2. Hi, Thank you for taking the time to read my post. If I have position vectorA and position vectorB and would like to know which side of position vectorA position vectorB is. In this case I would like to know if vectorB is on the left or right so I can orient my shooter to shoot left or right. How should it be done given that I have the two vectors, is it okay to check the x components of the vectors, is that acceptable in the industry or would you use the dot product somehow and if so what would be the efficient math that you would use?
  3. I've implemented RDC within a 3D environment; it was by far the most complex implementation of my all the spatial locality mechanics covered. It uses some x vectors with reserved sizes, plenty of memory going to waist but the focus was performance. When applying brute force to the clusters found, RDC out preformed brute force sufficiently when objects were in small clusters and not densely packed. It proves to be an efficient algorithm for finding clusters of objects, for example arrangements you might find in say starcraft where units spend allot of their time bunched (the algorithm finds the cluster, it’s up to you how you deal with the cluster, if you were to brute force the cluster and it had a significant number of elements then yes it would be slow, the idea is that you could apply group logic to the cluster, or you might have a reason to want to know what object are bunched up).
  4. Pick up XNA its fantasic for begginers, don't bother with 2D games, get going with 3D, its all 3D now these days, even 2D games. JonRambo
  5. Hi there, If performance is your concern and you have to keep the syntax then how about using a macro to break the line up into more efficient code without the users knowledge. -JonRambo
  6. Thank you for taking the time to read my post, I'm looking for a way to capture the desktop when my DX10 application loads up so that I can use it in my intro. Thanks again Regards JonRambo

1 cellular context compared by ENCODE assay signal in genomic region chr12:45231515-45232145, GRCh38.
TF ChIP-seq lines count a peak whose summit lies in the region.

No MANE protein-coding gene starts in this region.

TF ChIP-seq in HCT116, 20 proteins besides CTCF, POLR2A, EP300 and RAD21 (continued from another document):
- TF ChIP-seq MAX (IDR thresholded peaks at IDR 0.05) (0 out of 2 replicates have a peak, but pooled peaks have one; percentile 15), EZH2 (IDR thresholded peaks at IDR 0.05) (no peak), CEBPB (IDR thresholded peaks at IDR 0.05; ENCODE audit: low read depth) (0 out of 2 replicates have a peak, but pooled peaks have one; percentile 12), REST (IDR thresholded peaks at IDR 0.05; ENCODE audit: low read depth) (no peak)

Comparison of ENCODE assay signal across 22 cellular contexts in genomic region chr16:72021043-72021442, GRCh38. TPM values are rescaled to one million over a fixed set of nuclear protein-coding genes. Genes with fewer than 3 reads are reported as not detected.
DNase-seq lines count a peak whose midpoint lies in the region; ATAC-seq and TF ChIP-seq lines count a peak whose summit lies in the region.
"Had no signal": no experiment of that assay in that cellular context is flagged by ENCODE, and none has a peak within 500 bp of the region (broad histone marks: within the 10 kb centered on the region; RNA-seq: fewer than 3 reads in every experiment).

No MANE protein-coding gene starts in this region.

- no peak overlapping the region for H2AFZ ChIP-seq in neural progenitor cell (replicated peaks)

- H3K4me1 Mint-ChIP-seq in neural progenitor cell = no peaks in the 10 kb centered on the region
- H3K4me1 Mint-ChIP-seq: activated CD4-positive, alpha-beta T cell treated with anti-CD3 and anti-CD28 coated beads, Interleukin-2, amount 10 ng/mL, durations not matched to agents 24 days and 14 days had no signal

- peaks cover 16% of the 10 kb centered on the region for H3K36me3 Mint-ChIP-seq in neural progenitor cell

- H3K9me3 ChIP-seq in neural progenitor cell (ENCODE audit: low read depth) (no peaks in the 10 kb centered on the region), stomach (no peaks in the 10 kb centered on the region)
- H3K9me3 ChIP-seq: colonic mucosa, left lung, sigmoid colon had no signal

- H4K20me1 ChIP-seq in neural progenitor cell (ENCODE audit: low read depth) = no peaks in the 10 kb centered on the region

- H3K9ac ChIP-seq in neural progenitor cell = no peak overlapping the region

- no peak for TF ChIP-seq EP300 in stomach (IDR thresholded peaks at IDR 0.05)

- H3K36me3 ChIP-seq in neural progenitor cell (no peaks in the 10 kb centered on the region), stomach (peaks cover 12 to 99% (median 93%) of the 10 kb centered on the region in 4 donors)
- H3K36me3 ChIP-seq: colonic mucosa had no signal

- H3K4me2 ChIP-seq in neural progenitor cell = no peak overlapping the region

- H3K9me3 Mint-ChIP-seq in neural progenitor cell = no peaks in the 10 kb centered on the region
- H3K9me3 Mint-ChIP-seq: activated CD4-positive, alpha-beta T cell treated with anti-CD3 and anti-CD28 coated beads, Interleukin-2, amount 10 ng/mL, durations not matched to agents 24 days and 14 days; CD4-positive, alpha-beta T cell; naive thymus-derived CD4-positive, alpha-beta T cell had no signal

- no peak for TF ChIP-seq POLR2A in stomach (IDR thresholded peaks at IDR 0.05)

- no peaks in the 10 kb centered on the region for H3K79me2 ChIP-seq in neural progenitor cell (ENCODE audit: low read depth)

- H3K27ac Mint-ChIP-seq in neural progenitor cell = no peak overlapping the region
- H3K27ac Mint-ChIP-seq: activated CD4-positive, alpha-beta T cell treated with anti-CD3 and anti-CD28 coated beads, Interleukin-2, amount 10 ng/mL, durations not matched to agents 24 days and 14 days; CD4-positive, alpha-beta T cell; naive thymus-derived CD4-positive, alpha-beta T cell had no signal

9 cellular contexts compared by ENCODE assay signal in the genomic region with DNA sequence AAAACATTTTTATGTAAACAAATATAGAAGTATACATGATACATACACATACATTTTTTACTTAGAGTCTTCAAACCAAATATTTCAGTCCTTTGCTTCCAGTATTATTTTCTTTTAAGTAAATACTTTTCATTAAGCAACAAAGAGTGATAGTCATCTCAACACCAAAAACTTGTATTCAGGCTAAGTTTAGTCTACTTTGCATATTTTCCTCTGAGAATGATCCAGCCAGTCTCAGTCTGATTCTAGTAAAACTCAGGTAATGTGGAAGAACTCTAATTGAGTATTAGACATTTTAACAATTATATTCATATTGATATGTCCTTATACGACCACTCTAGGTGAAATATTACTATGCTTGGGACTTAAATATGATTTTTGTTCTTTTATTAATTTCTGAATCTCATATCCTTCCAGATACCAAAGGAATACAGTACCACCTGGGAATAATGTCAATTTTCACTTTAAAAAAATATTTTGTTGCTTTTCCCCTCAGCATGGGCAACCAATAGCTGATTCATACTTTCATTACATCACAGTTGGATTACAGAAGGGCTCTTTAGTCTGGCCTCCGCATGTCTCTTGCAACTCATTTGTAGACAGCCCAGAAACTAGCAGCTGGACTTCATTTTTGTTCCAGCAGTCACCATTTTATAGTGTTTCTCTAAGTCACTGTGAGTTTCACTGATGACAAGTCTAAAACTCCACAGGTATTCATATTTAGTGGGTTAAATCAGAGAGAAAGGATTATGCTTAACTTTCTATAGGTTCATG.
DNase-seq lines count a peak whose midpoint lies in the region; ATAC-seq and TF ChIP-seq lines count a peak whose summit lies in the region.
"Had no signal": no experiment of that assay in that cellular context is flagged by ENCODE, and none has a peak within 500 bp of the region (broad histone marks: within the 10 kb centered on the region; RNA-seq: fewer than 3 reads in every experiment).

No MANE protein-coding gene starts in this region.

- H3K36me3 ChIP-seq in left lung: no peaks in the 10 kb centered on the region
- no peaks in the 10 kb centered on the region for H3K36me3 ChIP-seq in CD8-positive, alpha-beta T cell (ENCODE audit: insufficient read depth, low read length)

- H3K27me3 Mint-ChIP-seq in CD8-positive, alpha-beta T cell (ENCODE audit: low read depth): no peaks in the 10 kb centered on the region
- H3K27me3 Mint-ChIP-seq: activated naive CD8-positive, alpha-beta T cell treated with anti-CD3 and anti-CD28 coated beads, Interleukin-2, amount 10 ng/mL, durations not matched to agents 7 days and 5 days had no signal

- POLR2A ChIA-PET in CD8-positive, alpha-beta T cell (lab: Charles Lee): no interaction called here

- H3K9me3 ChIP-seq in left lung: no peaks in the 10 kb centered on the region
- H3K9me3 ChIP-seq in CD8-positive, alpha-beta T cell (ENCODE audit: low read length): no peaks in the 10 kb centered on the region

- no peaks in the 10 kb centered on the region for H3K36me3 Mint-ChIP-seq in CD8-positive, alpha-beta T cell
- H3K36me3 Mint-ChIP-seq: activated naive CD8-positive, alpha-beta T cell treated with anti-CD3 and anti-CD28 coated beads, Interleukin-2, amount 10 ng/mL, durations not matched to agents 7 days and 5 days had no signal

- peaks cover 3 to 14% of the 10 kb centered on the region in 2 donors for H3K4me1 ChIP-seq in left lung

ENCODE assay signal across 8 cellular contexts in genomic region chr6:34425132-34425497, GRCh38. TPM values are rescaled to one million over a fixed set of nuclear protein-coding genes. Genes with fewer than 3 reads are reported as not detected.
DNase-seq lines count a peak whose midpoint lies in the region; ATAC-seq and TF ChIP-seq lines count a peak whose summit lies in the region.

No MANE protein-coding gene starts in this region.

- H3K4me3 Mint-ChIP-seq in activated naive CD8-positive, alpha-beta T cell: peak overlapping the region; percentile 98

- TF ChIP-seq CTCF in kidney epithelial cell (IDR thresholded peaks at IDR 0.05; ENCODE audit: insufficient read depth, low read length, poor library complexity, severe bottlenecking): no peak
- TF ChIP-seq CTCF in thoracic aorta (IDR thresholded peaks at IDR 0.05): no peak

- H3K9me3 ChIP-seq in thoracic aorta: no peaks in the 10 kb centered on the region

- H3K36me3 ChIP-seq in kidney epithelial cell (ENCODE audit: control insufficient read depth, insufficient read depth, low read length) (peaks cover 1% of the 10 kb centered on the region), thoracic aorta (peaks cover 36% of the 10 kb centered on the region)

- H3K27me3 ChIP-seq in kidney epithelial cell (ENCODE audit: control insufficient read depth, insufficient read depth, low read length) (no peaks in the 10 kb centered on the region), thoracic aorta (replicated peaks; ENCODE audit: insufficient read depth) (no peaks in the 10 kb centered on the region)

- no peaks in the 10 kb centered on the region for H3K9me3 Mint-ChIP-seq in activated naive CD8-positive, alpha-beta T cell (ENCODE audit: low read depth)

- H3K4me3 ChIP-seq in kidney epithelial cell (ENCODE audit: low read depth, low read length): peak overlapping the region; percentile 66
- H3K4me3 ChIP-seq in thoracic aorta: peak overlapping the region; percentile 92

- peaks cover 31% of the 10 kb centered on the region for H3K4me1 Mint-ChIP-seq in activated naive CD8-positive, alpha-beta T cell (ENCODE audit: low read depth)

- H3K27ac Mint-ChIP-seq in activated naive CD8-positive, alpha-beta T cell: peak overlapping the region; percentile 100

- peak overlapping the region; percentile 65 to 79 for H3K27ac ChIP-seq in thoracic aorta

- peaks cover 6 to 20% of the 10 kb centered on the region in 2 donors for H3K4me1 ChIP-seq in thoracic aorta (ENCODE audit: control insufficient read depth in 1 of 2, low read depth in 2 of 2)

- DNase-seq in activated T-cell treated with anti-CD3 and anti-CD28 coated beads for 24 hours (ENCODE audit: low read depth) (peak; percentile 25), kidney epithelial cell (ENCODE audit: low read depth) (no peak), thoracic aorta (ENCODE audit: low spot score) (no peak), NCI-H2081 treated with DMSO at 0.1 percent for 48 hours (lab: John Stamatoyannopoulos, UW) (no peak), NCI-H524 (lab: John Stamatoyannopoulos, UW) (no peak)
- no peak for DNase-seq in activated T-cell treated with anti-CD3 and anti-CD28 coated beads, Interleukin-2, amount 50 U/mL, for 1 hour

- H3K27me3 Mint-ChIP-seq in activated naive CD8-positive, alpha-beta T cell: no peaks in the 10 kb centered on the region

7. Seems good, thanks again.
  8. You don't think that has anything to do with the new HDCP system they're implementing these days? surely there must be a way to caputer the Desktop once, in a screenshot fashion.
  9. Yeah thats sounds good szecs. I'll post the code for those who are interested when I'm done. Thanks again. JonRambo
  10. Thank you for taking the time to read my post. I have created and intro scene using the DirectX 10 SDK, MSVSC++ Professional Student and some content. I've used a screenshot of my desktop as a backbuffer if you will. So if you imagine the desktop fades out at startup as my intro. I've been using a screenshot taken with the printscreen key and pasted into paintbush. So now I would like to use a live capture of the desktop upon startup. Well, tough I bet. Any ideas? I will go to fullscreen and use the captured desktop image to accomplish my scene, however it would actually be better if I could render ontop of the desktop and abuse the alpha channel. This is ofcoarse going to be possible but I imagine the alerantive might be easier. So apon application startup I would like to store the current desktop into a surface or texture, it matters not. I noticed that there is a Window style which does just that, in order to accomplish some optimisations, though I don't believe I get access to that image. Again thank you for taking the time to read my post. Regards JonRambo, Dip PC Eng., Comp. Games Soft. Eng. 3rd year.